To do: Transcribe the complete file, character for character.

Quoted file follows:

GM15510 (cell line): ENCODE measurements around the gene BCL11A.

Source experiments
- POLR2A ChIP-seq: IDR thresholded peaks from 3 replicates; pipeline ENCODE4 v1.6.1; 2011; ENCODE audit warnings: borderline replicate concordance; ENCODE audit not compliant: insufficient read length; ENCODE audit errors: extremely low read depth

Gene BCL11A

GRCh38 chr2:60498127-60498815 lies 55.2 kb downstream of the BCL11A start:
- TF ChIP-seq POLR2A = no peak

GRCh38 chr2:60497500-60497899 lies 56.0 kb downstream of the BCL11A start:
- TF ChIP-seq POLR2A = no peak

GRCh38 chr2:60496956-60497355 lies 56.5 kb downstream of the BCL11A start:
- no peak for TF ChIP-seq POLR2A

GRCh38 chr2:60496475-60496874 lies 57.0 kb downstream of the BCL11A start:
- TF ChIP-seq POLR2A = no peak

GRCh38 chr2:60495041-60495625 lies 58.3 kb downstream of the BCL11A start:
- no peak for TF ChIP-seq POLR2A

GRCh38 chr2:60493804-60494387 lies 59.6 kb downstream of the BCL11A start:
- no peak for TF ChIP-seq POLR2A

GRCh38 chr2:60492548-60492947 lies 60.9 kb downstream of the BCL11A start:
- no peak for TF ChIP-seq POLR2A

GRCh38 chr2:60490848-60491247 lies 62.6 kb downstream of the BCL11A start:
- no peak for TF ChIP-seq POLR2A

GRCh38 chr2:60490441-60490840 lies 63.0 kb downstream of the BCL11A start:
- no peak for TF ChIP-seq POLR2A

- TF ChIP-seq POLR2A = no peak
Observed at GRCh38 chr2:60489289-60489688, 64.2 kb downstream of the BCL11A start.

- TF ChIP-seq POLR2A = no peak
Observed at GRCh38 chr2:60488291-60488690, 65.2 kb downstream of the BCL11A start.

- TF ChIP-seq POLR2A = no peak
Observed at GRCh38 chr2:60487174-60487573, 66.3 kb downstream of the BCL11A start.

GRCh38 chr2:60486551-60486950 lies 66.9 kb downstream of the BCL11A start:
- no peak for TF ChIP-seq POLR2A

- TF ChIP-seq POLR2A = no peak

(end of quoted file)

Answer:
GM15510 (cell line): ENCODE measurements around the gene BCL11A.

Source experiments
- POLR2A ChIP-seq: IDR thresholded peaks from 3 replicates; pipeline ENCODE4 v1.6.1; 2011; ENCODE audit warnings: borderline replicate concordance; ENCODE audit not compliant: insufficient read length; ENCODE audit errors: extremely low read depth

Gene BCL11A

GRCh38 chr2:60498127-60498815 lies 55.2 kb downstream of the BCL11A start:
- TF ChIP-seq POLR2A = no peak

GRCh38 chr2:60497500-60497899 lies 56.0 kb downstream of the BCL11A start:
- TF ChIP-seq POLR2A = no peak

GRCh38 chr2:60496956-60497355 lies 56.5 kb downstream of the BCL11A start:
- no peak for TF ChIP-seq POLR2A

GRCh38 chr2:60496475-60496874 lies 57.0 kb downstream of the BCL11A start:
- TF ChIP-seq POLR2A = no peak

GRCh38 chr2:60495041-60495625 lies 58.3 kb downstream of the BCL11A start:
- no peak for TF ChIP-seq POLR2A

GRCh38 chr2:60493804-60494387 lies 59.6 kb downstream of the BCL11A start:
- no peak for TF ChIP-seq POLR2A

GRCh38 chr2:60492548-60492947 lies 60.9 kb downstream of the BCL11A start:
- no peak for TF ChIP-seq POLR2A

GRCh38 chr2:60490848-60491247 lies 62.6 kb downstream of the BCL11A start:
- no peak for TF ChIP-seq POLR2A

GRCh38 chr2:60490441-60490840 lies 63.0 kb downstream of the BCL11A start:
- no peak for TF ChIP-seq POLR2A

- TF ChIP-seq POLR2A = no peak
Observed at GRCh38 chr2:60489289-60489688, 64.2 kb downstream of the BCL11A start.

- TF ChIP-seq POLR2A = no peak
Observed at GRCh38 chr2:60488291-60488690, 65.2 kb downstream of the BCL11A start.

- TF ChIP-seq POLR2A = no peak
Observed at GRCh38 chr2:60487174-60487573, 66.3 kb downstream of the BCL11A start.

GRCh38 chr2:60486551-60486950 lies 66.9 kb downstream of the BCL11A start:
- no peak for TF ChIP-seq POLR2A

- TF ChIP-seq POLR2A = no peak